Tuesday, June 3, 2014

With season slipping away, Colorado Rockies make bold move, turn to Eddie Butler

Eddie Butler finally got the call. He starts on Friday for the Rockies.
The Colorado Rockies front office is painfully patient.

That should give a pretty good idea as to how important this homestand is for the Rockies. With the season hanging in the balance, and the clock on the Franklin Morales experiment coming to an end, the Rockies front office finally pulled the trigger. On Friday night, highly touted starting pitching prospect Eddie Butler will start on the mound for the Rockies.

Dan O'Dowd and Bill Geivett are the guys who will sit in a traffic jam on the highway for an hour when traffic reports are telling them that the side roads are moving just fine because the highway is the way they go everyday. So when they take the detour, it means that desperate times call for desperate measures.

It might be a day late and a buck short for the Rockies. On Tuesday night they looked lifeless. They looked defeated. They looked like, despite a day off in-between their horrid road trip and their longest homestand of the season, that they were still feeling the ill effects of what has become of their season.

On Tuesday, even with their ace on the mound, the Rockies couldn't get the offense going. After starting the season 0-3, Jorge De La Rosa showed why he is the ace of this team. He reeled off six straight wins and may have won another one had the weather not washed out his start against the Giants in May. However, on Tuesday he didn't have his best stuff.

Despite not having his best pitches and location, De La Rosa showed why he is so important to this team, even in a loss. He still managed to get through seven innings and give up only three runs. An ace is able to get outs, even without dominant stuff. De La Rosa did just that on Tuesday. It was the type of outing that is usually good enough to give the home team at Coors Field plenty of chances to pick up a win. Instead, the offense continued to be missing in action and couldn't get the job done.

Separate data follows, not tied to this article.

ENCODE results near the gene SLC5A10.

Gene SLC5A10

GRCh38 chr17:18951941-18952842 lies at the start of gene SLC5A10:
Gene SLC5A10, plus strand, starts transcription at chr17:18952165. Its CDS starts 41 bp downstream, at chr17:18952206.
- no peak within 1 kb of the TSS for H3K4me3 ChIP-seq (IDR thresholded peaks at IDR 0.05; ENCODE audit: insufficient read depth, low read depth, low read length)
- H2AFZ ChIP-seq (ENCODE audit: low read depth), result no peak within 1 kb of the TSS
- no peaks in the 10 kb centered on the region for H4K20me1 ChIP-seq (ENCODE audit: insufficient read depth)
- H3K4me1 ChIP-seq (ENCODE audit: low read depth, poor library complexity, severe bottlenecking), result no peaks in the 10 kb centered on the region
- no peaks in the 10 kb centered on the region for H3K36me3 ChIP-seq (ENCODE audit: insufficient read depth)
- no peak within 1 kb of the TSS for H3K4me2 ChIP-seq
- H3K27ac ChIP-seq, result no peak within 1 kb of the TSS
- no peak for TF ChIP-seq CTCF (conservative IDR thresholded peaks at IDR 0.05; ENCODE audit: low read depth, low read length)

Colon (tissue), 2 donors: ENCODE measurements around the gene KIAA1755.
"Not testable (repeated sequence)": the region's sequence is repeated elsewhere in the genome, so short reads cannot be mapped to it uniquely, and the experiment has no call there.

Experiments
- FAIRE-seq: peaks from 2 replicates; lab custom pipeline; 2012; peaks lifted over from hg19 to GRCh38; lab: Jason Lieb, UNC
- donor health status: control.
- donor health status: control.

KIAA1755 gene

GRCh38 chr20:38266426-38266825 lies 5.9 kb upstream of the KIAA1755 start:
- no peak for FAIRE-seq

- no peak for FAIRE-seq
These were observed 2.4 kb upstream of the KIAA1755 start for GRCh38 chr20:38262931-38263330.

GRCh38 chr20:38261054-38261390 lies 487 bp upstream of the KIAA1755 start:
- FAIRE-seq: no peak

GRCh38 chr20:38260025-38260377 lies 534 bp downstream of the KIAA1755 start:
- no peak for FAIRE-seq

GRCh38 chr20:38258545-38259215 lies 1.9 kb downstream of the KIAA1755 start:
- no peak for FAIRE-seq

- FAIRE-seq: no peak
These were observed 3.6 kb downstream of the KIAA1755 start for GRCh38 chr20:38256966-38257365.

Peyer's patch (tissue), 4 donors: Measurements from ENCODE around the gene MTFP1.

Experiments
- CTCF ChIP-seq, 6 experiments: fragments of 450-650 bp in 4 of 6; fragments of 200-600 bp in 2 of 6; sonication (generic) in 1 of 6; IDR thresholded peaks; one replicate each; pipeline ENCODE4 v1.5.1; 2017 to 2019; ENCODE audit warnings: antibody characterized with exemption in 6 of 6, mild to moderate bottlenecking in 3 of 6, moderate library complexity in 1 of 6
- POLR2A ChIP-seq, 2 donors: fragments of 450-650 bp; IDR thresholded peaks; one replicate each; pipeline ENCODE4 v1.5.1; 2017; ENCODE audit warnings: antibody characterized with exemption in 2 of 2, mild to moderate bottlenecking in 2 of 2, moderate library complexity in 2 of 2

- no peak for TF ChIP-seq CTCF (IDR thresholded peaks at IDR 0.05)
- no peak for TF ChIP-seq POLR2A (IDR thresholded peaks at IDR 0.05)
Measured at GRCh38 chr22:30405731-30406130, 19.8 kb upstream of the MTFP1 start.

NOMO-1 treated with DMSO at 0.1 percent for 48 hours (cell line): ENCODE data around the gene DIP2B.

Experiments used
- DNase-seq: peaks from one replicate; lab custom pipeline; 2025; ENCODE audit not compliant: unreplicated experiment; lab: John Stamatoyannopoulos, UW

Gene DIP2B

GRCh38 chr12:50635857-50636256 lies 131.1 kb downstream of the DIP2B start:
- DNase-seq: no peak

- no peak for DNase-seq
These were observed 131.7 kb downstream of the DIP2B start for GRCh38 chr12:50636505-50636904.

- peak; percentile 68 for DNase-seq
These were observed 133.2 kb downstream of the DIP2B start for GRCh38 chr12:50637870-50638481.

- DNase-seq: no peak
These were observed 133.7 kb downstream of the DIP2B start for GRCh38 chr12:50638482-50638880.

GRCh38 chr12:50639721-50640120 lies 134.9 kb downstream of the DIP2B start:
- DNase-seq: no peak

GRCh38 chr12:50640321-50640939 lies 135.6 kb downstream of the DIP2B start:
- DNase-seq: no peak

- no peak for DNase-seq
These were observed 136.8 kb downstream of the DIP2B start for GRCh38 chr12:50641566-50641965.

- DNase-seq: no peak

With all of the holes that this team seems to have, the offense isn't an area that anyone thought would be of concern for the Rockies. It is something that has left many Rockies fans scratching their heads in bewilderment over the struggles.

It all makes sense, however, when it is broken down. The offense slugs at home, then has to make huge adjustments on the road. When the pitching struggles at home, the offense was able to shrug off the issues, knowing that they would be able to get back in the game with a flurry of runs. When they go on the road, they aren't able to stack up the runs at home, and they know it, so suddenly they feel a sense of urgency, even early in the game, to strike quickly and even the score. That pressure changes the approach at the plate. Instead of being patient and forcing the pitcher to throw good pitches, the Rockies batters press and start to swing at pitches out of the zone. This leads to the electricity being pulled on the Rockies offense.

Of course, that is just a theory. If someone had the answer to why the Rockies go through such highs and lows, they would be multi-millionaires. However, it seems to make sense. The adjustment when the Rockies head onto the road is a difficult task, so when the starting pitching doesn't get the job done, the offense feels the pressure.

Unfortunately for a pitcher like De La Rosa, the offensive struggles cost him games. Giving up three runs in seven innings should be plenty to pick up the win. However, with the offense mired in their slump, he had to be nearly perfect in order to keep his winning streak in-tact.

The Rockies aren't done yet. The fact that they are willing to pull up Butler, risking starting his arbitration a year early suggests that the front office feels that they have the talent to make it happen. They feel that despite the struggles that with holes filled in the rotation that the Rockies might have a fighting chance.

Give credit to the Rockies front office for making the move. The easy decision would have been to cross their fingers and hope that Morales was good enough every fifth day to bridge the gap until either Tyler Chatwood or Brett Anderson returned from injury. It would have been easy for them to blame the injuries and stick with Morales, feeling sorry for themselves once again.

Instead, there has been no mention of injuries getting in the way. They aren't pointing to their poor luck, but instead doing something about it and filling the holes that clearly need to be plugged.

The excitement over Eddie Butler should infuse the Rockies with some energy. It should give them enough of a jump start to potentially help them get going once again.

The Rockies are in a tough spot. They must make this homestand productive, or the hole that they are going to have to crawl out of won't be fun. They are relying on a young arm who has yet to be tested at altitude. However, the reward that the Rockies could get out of making the move to bring Butler up has plenty of upside. If it gets this Rockies team going, they won't regret it.